A gradual shift in thinking
Modelling climate change has been an important subject area for Inria right from the start. But according to Jacques Sainte Marie, who set up the team ANGE (analyse numérique, géophysique et environnement - digital, geophysical and environmental analysis) in 2021, “Although environmental concerns were there, the focus was more on modelling, understanding and simulating geophysical flows and natural disasters than on rising levels of CO2 in the atmosphere.” Aimed at reducing greenhouse gas emissions, the production of renewable energy (wind, solar, tidal stream, wave, etc.) and improvements made to energy systems (in terms of production, distribution, storage, etc.) provoked a flurry of activity in both optimisation and statistical modelling.
In the early 2000s there was a growing awareness that the manufacturing of digital devices and the resulting energy consumption had a significant impact on the environment.
When it comes to climate change, digital science is both part of the problem and part of the solution. With the advent of networks, data centres and connected objects, the onus is on us to promote digital frugality and sustainably designed digital devices through research and innovation. Digital has had such a big impact, whether from an organisational perspective (e.g. virtualisation, teleworking), in medicine, in agroecology (e.g. reducing inputs) or for the development of participatory tools.
This shift in thinking didn’t just take place at a societal or a scientific level, but also at an institutional level. Led by Céline Serrano (direction of innovation) and Peter Sturm (team-projet STEEP), a working group was set up, tasked with devising concrete initiatives aimed at helping national boards and all Inria personnel to fully grasp the environmental challenges at stake. The group MakeSEnS published its report towards the end of the first half of 2019.
In the immediate aftermath, the institute’s senior management team set up a task force responsible for implementing a Social and Environmental Responsibility policy, headed up by Céline Serrano. Inria also created another new position, Deputy Scientific Director in Charge of Questions Relating to Earth Science, the Environment and Energy, a post which Jacques Sainte Marie has occupied since September 2019. Their role:
ensure that our colleagues, who are aware of the environmental concerns, start taking action.
They do this by providing information, coming up with initiatives as opposed to introducing constraints and thereby encouraging staff to change how they do things. This includes renewals of IT equipment and both domestic and international travel, which is a major source of carbon emissions for researchers. But best practice isn’t just about words: an environment plan, with binding objectives, has been accepted by the institute’s advisory board.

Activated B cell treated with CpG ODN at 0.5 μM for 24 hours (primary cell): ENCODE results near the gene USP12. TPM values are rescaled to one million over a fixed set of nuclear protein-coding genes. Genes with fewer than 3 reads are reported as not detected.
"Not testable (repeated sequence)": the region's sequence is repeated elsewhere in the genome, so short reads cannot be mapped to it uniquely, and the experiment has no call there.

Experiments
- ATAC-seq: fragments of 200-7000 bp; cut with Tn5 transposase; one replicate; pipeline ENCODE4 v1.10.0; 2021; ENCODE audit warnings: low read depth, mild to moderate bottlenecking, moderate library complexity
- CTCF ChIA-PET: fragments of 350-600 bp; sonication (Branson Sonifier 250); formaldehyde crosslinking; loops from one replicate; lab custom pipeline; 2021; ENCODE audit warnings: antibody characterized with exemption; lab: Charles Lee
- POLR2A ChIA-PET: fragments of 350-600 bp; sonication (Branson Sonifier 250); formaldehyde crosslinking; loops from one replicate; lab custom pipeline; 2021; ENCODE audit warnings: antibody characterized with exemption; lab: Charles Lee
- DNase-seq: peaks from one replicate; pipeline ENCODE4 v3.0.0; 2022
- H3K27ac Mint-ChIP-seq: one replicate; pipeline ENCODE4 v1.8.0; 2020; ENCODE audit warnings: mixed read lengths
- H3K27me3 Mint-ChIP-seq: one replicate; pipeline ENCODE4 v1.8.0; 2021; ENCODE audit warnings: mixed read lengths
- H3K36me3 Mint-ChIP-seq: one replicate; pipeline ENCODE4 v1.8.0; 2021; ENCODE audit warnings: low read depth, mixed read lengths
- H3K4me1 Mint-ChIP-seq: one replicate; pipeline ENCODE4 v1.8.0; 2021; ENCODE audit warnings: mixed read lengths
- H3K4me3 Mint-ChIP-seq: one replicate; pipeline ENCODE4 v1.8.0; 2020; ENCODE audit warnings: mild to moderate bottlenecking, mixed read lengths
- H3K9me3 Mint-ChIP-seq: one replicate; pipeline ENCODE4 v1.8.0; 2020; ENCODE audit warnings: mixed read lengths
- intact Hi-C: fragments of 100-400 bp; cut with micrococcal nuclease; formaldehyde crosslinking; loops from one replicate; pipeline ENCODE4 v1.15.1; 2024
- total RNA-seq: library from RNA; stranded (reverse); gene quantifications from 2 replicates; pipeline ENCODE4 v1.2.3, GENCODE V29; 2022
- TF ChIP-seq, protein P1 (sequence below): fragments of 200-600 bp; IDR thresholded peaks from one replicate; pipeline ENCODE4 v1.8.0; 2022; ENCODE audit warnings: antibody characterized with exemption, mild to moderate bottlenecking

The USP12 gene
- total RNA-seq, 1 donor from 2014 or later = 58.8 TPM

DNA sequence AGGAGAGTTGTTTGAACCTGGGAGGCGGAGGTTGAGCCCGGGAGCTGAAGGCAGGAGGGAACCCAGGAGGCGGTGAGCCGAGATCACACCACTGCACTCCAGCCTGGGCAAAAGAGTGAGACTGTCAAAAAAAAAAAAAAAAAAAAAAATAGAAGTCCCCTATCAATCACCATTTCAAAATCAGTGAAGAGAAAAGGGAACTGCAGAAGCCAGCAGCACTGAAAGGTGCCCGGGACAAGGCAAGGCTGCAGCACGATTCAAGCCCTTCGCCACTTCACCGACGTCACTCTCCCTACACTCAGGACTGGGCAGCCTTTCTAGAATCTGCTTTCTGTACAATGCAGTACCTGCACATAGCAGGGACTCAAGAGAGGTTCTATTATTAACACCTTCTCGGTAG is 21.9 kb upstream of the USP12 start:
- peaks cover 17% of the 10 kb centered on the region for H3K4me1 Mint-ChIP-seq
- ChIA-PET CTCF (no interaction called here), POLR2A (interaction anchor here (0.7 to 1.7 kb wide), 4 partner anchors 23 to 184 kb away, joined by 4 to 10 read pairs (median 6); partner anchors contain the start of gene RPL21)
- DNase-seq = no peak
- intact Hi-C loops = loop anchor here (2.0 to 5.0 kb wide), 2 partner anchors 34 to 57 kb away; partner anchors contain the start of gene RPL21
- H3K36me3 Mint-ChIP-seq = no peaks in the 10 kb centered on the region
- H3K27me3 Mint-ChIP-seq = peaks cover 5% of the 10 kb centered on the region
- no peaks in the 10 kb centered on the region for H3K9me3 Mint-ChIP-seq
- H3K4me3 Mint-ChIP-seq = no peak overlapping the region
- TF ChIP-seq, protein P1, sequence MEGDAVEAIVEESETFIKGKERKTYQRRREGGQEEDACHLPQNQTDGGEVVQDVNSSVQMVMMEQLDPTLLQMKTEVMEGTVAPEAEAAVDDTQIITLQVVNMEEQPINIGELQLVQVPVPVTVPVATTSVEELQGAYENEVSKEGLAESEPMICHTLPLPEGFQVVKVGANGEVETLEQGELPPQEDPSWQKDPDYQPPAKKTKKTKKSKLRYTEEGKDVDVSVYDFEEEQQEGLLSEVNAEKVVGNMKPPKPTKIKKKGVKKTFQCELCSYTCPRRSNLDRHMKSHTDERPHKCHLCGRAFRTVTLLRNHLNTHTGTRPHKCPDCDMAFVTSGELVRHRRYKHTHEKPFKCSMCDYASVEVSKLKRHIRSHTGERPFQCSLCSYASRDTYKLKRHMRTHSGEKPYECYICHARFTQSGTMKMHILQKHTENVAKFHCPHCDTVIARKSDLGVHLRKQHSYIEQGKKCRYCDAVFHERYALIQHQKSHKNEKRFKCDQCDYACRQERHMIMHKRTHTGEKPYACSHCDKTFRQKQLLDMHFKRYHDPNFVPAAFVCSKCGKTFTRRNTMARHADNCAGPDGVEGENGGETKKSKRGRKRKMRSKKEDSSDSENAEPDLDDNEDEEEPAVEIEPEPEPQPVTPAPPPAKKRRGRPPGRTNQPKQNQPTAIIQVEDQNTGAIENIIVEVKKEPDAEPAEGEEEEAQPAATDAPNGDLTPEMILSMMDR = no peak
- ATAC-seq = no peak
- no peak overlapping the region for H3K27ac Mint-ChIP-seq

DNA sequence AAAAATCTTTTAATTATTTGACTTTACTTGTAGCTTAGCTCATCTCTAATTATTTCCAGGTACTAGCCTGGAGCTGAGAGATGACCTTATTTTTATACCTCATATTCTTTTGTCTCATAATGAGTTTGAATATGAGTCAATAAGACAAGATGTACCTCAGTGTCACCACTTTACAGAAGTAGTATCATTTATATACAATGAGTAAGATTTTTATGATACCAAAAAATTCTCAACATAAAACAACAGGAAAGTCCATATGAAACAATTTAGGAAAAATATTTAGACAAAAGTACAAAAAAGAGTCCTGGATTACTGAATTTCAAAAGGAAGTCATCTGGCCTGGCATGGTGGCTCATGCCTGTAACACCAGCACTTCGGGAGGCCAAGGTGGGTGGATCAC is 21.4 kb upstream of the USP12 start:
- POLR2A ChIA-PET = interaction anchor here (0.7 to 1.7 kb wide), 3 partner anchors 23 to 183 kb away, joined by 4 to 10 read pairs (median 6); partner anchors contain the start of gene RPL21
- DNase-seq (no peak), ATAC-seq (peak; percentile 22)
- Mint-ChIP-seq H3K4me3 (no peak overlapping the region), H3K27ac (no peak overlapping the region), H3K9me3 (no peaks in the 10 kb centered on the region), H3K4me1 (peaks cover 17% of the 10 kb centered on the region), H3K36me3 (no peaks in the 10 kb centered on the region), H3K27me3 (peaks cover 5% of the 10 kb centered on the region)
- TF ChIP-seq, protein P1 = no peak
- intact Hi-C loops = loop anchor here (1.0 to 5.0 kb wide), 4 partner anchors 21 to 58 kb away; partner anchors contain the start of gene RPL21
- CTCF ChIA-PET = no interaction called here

In addition to the measures taken to reduce the carbon footprint of our working methods, the aim is to develop new areas of research which are directly linked to environmental protection and reducing the environmental impact of digital technology, and giving personnel who wish to do so the opportunity to align their work and their research with these themes. Making it easier for existing staff to transition towards these important subjects - whether individually or through the creation of dedicated teams, partnerships, or incentivising initiatives linked to these environmental subjects - allows scientists to combine their research with their own personal convictions.
The means they have available include “challenges” or exploratory actions, partnerships with other public bodies such as the ADEME (the French Environment and Energy Management Agency) or the INRAE (the French National Institute for Research into Agriculture, Food and the Environment), or private players from the digital ecosystem like ATOS or OVH. The aim is to devise digitally frugal solutions to problems faced by partners and to promote the transfer of research into the field. But the spin-off concept doesn’t stop there. The institute has introduced a range of initiatives (MOOCs, partnerships with public bodies such as La Poste) targeted at the wider public, pupils and teachers at secondary schools and companies.
Raising awareness of both the negative and positive impact digital can have also requires communication and education. This will involve closer collaboration with researchers in the human sciences in order to tackle the societal issues raised by the growing influence digital technology has on our lives, something which has taken on particular resonance as a result of the pandemic.
Our file Digital and environment
Frugality: reducing our carbon footprint
With this more pressing than ever, digital is no exception to growing environmental concerns. Although the waste it generates is no longer a secret, it is important to properly explain the complex nature of the impact the sector has.
Understanding and modelling our environment
Looking at the world through the prism of digital means translating everything into data that can be analysed and used. And so, whether it is currents, biodiversity or the behaviour of livestock, artificial intelligence and data analysis can be used to model our environment in order to develop a better understanding of it, to predict changes and, eventually, to better protect it.
Supporting the emergence of cleaner energy sources
Whether it’s developing technology for collecting and analysing data using only the energy available in the environment or improving the performance of simulations used to develop new energies, scientists at Inria have encountered a whole host of stimulating scientific problems. Let’s take a look at the innovations that are constantly pushing the boundaries of technology and providing solutions to environmental challenges.
To go further
Continue reading through a selection of articles on our scientific culture site: interstices.info